L'Oreal is the global #1 in cosmetics with a portfolio that contains many of the world's biggest hair and beauty products, including such brands as Garnier, Maybelline and Lancome. It also markets fragrances and cosmetics under license for other companies including Giorgio Armani, Ralph Lauren, YSL and Diesel. More than 80% of group sales are generated outside France, with operations in every major territory. Since the 1980s the group has made North America a particular focus of attention, wrong-footing domestic rivals with dynamic marketing and a series of smart launches and clever acquisitions. Among the most recent of these were the purchase of ethical beauty products retailer Body Shop in 2006 and the YSL Beauté portfolio in 2008.
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Adbrands Weekly Update 12th Jan 2017: L'Oreal is spending $1.3bn on three skincare brands owned by struggling pharmaceutical group Valeant. CeraVe, AcneFree and Ambi will join the French company's Active Cosmetics division, alongside Skinceuticals, Vichy and LaRoche-Posay. It's a big price tag for brands with annual sales of only around $168m a year. The most promising of the trio, especially for international growth, is thought to be dry skin treatment CeraVe.
Adbrands Weekly Update 21st April 2016: What goes up must come down, and the currency winds that gave a significant lift to Euro-denominated companies at the end of last year are blowing back in the opposite direction. L'Oreal's 1Q sales would have risen 4.2% at constant rates, helped by solid performance in the US and emerging markets; but the strengthening Euro eroded that to just 1.7%. Even so, this was better than analysts had expected. The best performance by far came from the luxury division, housing Lancome, Armani, YSL and Ralph Lauren fragrances. Sales were up over 4% on a reported basis (or over 5% like-for-like), compared to under 1% for the other three cosmetics divisions. The Body Shop also delivered 4%. However, on a like-for-like basis excluding currencies, the mass-market Consumer Products business also did significantly better than expected, with an increase of 3.9%. CEO Jean-Paul Agon said he expects continuing improvement over the course of the year. Separately, the group announced a switcharound in managers in advance of the planned retirement next year of consumer products divisional CEO Marc Menesguen. He will be succeeded by Alexis Perakis-Valat, who currently heads the Asia Pacific region. Jochen Zaumseil will transfer to that market, and will be replaced in Western Europe by Vianney Derville.
Adbrands Weekly Update 6th Aug 2015: Like other Euro-denominated companies, L'Oreal enjoyed a big boost from currencies for its 2Q, with revenues up 15% on a reported basis to E6.4bn. At constant rates, the gain was under 4%, slightly below expectations. Developed markets like North America and Europe did better than had been expected, while emerging markets performed worse. Growth was led by the premium-priced luxury and active comsetics divisions. Net profit for the first half of the year grew by almost 9%.
Adbrands Weekly Update 23rd Apr 2015: L'Oreal was the latest Euro-reporting company to enjoy a big boost from exchange rates. Reported revenues for 1Q jumped 14% to E6.4bn. The increase at constant rates was less dramatic though still solid at 5%. The best performance came from the higher priced Luxury Products division, up over 20%. Highlighting the significance of exchange rates, the reported increase from North America was a whopping 25%, but only 2% on a like-for-like basis.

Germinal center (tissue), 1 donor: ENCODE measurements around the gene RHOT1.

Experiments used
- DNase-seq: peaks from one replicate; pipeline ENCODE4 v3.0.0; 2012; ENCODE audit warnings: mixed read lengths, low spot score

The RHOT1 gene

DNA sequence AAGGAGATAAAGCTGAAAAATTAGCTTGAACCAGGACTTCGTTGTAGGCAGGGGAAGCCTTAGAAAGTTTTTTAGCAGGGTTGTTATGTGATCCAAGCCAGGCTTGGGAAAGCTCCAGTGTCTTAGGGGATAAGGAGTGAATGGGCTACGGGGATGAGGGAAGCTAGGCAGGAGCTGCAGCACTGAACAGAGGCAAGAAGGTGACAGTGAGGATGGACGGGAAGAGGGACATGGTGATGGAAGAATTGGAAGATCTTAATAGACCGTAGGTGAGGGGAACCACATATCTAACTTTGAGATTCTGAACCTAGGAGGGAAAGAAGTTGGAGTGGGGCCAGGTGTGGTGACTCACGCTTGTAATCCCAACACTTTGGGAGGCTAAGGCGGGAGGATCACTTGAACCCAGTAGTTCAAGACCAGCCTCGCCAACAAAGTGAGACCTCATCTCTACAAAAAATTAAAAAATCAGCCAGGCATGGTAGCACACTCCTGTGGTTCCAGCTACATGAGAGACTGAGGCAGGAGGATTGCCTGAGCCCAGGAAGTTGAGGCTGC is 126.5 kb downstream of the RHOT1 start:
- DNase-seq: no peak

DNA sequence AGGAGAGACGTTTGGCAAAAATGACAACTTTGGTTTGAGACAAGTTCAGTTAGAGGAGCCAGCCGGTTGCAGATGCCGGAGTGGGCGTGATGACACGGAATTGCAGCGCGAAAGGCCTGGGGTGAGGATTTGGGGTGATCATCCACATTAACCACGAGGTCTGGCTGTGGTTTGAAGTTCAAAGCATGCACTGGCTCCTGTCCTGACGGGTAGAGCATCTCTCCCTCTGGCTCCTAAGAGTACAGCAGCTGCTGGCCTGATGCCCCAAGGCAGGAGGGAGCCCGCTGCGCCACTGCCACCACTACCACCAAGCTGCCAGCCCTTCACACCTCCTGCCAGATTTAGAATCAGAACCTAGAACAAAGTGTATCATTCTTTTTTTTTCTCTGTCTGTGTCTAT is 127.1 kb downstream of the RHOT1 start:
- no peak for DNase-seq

Adbrands Weekly Update 17th Feb 2015: A stronger final quarter delivered a satisfactory if not spectacular conclusion to L'Oreal's year. Reported revenues rose almost 2% to E22.53bn, though like-for-like growth at constant exchange rates would have been more like 4%. The best growth came from luxury products, up almost 6% reported, while active cosmetics rose over 5%. Consumer products were down slightly year-on-year, and the North America region as a whole was little better than flat. Net income soared by two-thirds to E4.91bn as a result of an exceptional gain for the sale of Galderma to Nestle. Excluding that one-off item, bottom line was up 3%.
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Free for all users | see full profile for current activities: L'Oreal's business was originally based on hair colourants. In 1907, French chemist Eugene Schueller developed one of the first stable hair-dyes made from safe synthetic ingredients. He set up a company to manufacture and market the product, which he named L'Aureole (French for halo), to hair salons. At the time he gave the business the cumbersome name of the Societe Francaise de Teintures Inoffensives Pour Cheveux ("The French Safe Hair Tint Company"). Within a few years, Schueller had begun to export his dyes to neighbouring Holland, Austria and Italy, then further afield. The L'Aureole name was replaced by L'Oreal because it was easier for non-French-speaking countries to pronounce. German subsidiary Haarkosmetik und Parfuemerien was formed in 1930; UK arm Golden Ltd was formed in 1932 by family friend HS Laurenson (see L'Oreal UK). The name L'Oreal gradually developed to guard against mispronunciation of the main L'Aureole product in non-French markets.
To support the business's growth, Schueller acquired soap manufacturer Monsavon and began developing additional products, including Dop, the first ready-to-use shampoo made without soap. Launched in 1934, it is still one of France's best known domestic brands, and was followed by Ambre Solaire sun-oils, launched in 1936. He was also quick to adopt advertising as a way of developing awareness of the company's brands. L'Oreal had been one of the first businesses to advertise on French radio in the 1920s, then became a major poster contractor in the 1930s. In one early promotional stunt, the company covered the front of an office with a giant sheet advertising its O'Cap hair lotion. In 1933, Schueller backed the launch of women's magazine launched the magazine Votre Beauté, and moved into cinema ads in the late 1940s and 1950s, and subsequently television.